E-Trade Financial Corp. on Tuesday unveiled a global trading platform that makes it the first U.S. discount brokerage to give customers the ability to trade foreign-listed stocks online.
The pilot project, which begins with 1,000 E-Trade customers this week, allows them to buy, hold and sell stocks in Canada, France, Germany, Hong Kong, Japan and Britain. The rollout is expected to take two months before all customers have access, and could one day expand to 42 international markets.
The launch unlocks thousands of stocks previously unavailable to online traders, and pressures top rivals Charles Schwab Corp. and TD Ameritrade Holding Corp. to make similar moves. It also comes as stock exchanges in Asia have bounced to unprecedented highs and far outpaced Western markets.
“Nobody can deny the world is becoming more interconnected, a more global community,” said President and Chief Operating Officer Jarrett Lilien in an interview. “I think our competition is going to have to follow. This is going to be a fundamental part of investing.”
Previously, retail investors who wanted to buy foreign stocks that were not listed on U.S. exchanges as American Depositary Receipts had to call brokers and accept commission fees that topped $100. E-Trade will charge a $20 commission, and also give customers the ability to move U.S. dollar accounts into foreign currencies.
The ability to keep the commission low is because E-Trade already has operations set up in 15 countries where customers have access to both local and U.S. stocks. This international network means E-Trade doesn’t have to pay a third-party to execute transactions because it is already doing so as a licensed broker in these countries.
The E-Trade commission for cross-border transactions is higher than what U.S. online brokers charge for domestic trades. There has been a major price war in the past few years among discount brokerages and banks that offer online trading.
Wells Fargo & Co. announced earlier this month it will offer up to 100 free online trades a year to customers with at least $25,000 in balances at the bank. Most of the online brokerages charge under $13 for most trades.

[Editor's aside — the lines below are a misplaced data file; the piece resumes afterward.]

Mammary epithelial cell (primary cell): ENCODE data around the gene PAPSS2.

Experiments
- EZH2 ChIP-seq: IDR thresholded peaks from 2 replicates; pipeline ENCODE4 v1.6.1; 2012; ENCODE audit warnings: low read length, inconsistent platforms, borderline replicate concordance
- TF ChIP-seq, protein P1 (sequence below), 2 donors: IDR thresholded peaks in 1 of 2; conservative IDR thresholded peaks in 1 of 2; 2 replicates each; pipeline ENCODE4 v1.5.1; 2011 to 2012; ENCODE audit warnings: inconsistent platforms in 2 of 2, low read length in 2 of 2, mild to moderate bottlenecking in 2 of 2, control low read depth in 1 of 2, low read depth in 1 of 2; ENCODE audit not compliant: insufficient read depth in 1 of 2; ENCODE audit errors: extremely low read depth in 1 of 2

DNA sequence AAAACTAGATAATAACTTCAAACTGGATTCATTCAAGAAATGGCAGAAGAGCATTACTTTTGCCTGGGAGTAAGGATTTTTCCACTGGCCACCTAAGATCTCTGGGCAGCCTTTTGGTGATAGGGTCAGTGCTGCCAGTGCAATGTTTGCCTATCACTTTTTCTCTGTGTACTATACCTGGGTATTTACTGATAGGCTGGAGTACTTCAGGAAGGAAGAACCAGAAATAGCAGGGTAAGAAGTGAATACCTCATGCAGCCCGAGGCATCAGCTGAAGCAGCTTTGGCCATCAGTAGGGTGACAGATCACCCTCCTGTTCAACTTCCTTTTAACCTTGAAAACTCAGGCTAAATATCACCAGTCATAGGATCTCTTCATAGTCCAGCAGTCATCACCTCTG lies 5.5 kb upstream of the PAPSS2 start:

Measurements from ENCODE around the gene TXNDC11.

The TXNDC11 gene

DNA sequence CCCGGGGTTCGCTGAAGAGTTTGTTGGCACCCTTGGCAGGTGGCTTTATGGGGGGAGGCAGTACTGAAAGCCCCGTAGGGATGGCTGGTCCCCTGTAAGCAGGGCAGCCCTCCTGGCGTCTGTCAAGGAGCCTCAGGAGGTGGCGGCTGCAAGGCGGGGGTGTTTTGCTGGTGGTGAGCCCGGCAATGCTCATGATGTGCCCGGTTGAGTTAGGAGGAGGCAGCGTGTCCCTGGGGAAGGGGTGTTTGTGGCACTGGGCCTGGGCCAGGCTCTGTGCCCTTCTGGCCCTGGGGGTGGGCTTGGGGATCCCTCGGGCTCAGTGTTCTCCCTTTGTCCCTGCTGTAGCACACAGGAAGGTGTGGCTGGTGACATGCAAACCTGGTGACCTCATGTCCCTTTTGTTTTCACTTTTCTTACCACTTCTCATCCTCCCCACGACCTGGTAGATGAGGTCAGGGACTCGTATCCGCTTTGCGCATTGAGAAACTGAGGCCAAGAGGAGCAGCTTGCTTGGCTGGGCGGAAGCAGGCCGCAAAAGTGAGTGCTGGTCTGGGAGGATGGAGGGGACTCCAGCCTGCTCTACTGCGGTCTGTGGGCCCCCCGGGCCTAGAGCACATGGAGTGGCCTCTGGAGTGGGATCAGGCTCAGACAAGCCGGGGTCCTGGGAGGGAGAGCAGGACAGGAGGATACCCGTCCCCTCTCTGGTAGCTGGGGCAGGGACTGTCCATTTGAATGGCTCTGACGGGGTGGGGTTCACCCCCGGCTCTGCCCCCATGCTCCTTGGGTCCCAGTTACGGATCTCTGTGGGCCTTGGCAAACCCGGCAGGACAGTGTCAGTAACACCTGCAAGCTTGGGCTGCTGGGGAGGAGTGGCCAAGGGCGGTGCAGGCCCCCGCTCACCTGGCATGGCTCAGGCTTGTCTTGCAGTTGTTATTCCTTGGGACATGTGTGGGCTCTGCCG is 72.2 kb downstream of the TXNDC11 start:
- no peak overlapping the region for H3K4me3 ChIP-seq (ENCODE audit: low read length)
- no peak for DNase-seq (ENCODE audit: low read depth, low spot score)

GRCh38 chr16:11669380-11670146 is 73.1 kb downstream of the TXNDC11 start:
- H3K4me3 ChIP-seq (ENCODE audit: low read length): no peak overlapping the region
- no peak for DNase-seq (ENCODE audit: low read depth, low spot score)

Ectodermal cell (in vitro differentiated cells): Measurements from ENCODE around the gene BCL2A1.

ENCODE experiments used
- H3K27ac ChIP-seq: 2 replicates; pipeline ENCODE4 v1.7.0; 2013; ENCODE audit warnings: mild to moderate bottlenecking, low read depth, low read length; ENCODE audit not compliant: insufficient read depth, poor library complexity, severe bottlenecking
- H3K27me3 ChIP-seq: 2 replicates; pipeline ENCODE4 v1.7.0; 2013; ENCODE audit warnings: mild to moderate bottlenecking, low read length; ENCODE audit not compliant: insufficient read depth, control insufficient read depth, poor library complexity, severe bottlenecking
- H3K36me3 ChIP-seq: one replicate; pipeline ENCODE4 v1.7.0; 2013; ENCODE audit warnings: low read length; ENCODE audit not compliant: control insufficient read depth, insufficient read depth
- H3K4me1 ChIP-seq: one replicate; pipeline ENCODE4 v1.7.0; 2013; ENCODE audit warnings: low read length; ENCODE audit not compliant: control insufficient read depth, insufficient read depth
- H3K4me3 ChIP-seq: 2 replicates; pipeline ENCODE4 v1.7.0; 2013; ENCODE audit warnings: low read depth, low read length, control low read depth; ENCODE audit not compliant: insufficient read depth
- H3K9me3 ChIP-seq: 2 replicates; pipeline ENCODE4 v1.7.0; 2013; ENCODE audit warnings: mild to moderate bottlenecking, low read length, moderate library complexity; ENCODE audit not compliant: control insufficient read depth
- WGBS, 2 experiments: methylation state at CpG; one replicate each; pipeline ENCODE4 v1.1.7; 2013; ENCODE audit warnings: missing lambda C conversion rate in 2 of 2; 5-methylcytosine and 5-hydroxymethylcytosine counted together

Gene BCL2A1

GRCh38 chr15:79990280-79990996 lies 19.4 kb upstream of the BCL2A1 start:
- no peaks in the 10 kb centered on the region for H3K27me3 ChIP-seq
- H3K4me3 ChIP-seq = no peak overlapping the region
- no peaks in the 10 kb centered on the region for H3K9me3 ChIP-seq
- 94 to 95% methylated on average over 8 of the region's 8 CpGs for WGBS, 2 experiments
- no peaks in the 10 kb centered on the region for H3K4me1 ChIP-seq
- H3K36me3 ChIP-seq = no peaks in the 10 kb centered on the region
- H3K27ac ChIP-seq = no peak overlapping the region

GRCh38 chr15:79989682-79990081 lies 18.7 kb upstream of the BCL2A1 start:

“Schwab and Ameritrade pulled back their international efforts since the (dot-com) bubble burst, so it really is E-Trade being dominant in that space,” said Richard Repetto, an analyst with Sandler O’Neill & Partners. “I’m not sure if it transforms the business, but it helps them.”
Until now, most average investors were pretty much restricted to owning mutual funds or electronically traded funds — commonly known as ETFs — with stocks from a particular market. Most retail investors have shied away from owning foreign stocks because there isn’t as much research available to them, while funds tend to spread the risk.
There’s a growing consensus on Wall Street that investors should diversify overseas, appropriating 25 percent of their portfolio to foreign investments. More and more Americans are sinking cash into mutual funds outside the U.S., where last year saw broad advances.
For example, funds that tracked the Asia-Pacific region — excluding Japan — had a 29.61 percent return last year, according to Lipper. Latin American funds jumped 43.73 percent, while those tracking China returned a staggering 61.51 percent in 2006.
Lilien believes the timing is now right where investors are becoming more interested in buying stocks outside of the U.S. E-Trade tinkered with the idea of offering cross-border training off and on during since 1999, he said.
However, the demand just wasn’t there after the dot-com bubble burst in 2001. Wall Street meandered before steadily moving higher in the past four years.
“It was only a matter of time when the U.S. investor became interested and ready for global stock trading,” Lilien said. “International is a fundamental part of everyone’s portfolio, and I don’t think that’s going to change.”